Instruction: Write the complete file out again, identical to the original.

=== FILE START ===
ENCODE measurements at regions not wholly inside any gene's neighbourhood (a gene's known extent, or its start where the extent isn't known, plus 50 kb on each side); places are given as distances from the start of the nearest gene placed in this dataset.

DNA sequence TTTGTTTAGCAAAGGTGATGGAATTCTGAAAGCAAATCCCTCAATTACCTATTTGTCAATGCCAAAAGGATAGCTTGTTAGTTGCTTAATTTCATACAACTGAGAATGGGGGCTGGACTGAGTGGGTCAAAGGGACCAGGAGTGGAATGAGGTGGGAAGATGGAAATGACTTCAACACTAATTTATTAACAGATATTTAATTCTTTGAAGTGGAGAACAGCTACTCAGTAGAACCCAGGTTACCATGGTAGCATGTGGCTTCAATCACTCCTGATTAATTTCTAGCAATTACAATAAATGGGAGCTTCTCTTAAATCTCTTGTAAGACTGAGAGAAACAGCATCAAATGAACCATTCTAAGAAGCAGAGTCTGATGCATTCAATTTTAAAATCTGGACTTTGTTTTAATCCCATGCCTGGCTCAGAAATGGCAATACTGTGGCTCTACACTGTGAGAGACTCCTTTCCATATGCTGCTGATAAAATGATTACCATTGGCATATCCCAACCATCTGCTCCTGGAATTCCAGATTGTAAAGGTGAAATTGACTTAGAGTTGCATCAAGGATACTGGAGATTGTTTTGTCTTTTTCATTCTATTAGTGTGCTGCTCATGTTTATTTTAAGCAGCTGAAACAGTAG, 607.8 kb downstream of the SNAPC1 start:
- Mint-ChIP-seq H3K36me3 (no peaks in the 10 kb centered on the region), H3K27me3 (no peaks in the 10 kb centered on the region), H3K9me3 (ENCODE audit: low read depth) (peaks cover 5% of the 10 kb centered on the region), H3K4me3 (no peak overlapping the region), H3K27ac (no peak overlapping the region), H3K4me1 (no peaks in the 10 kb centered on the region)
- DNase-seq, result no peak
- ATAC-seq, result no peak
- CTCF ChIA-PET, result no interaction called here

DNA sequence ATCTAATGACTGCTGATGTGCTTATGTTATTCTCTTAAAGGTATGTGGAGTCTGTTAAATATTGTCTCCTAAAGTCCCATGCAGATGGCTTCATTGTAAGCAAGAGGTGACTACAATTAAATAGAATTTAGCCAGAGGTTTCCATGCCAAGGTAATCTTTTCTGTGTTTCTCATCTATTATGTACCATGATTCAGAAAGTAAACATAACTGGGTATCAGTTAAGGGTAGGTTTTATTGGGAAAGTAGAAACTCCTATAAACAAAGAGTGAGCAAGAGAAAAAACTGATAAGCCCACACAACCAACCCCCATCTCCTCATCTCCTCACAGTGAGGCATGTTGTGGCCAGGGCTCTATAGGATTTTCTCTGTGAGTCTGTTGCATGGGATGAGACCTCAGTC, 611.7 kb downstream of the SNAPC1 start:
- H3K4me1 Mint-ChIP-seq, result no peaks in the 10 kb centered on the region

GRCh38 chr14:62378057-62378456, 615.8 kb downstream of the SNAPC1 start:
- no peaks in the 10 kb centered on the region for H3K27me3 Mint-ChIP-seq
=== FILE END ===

ENCODE measurements at regions not wholly inside any gene's neighbourhood (a gene's known extent, or its start where the extent isn't known, plus 50 kb on each side); places are given as distances from the start of the nearest gene placed in this dataset.

DNA sequence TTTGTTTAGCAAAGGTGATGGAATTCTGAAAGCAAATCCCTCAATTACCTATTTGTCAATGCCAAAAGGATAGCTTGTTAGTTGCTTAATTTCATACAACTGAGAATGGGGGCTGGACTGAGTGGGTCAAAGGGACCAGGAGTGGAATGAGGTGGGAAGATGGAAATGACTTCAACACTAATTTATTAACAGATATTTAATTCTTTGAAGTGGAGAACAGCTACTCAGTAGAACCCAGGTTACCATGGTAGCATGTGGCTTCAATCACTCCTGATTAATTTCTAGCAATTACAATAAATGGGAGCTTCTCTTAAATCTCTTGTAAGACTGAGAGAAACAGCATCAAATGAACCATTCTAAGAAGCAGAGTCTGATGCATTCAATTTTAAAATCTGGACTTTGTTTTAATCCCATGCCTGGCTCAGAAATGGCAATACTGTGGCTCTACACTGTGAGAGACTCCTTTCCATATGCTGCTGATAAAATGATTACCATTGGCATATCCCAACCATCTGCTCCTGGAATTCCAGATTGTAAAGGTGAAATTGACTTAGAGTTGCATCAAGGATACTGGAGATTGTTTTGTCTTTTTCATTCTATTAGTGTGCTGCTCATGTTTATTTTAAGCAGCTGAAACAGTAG, 607.8 kb downstream of the SNAPC1 start:
- Mint-ChIP-seq H3K36me3 (no peaks in the 10 kb centered on the region), H3K27me3 (no peaks in the 10 kb centered on the region), H3K9me3 (ENCODE audit: low read depth) (peaks cover 5% of the 10 kb centered on the region), H3K4me3 (no peak overlapping the region), H3K27ac (no peak overlapping the region), H3K4me1 (no peaks in the 10 kb centered on the region)
- DNase-seq, result no peak
- ATAC-seq, result no peak
- CTCF ChIA-PET, result no interaction called here

DNA sequence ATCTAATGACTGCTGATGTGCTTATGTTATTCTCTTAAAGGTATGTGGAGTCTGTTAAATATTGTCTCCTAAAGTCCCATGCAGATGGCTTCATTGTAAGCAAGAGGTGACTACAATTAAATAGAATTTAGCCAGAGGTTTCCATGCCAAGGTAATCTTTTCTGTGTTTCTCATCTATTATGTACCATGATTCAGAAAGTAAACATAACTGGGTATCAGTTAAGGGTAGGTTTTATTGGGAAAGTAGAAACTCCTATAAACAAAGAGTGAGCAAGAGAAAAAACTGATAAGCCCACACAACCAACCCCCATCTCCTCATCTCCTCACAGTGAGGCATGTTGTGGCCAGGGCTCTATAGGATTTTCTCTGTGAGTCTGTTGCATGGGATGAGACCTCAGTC, 611.7 kb downstream of the SNAPC1 start:
- H3K4me1 Mint-ChIP-seq, result no peaks in the 10 kb centered on the region

GRCh38 chr14:62378057-62378456, 615.8 kb downstream of the SNAPC1 start:
- no peaks in the 10 kb centered on the region for H3K27me3 Mint-ChIP-seq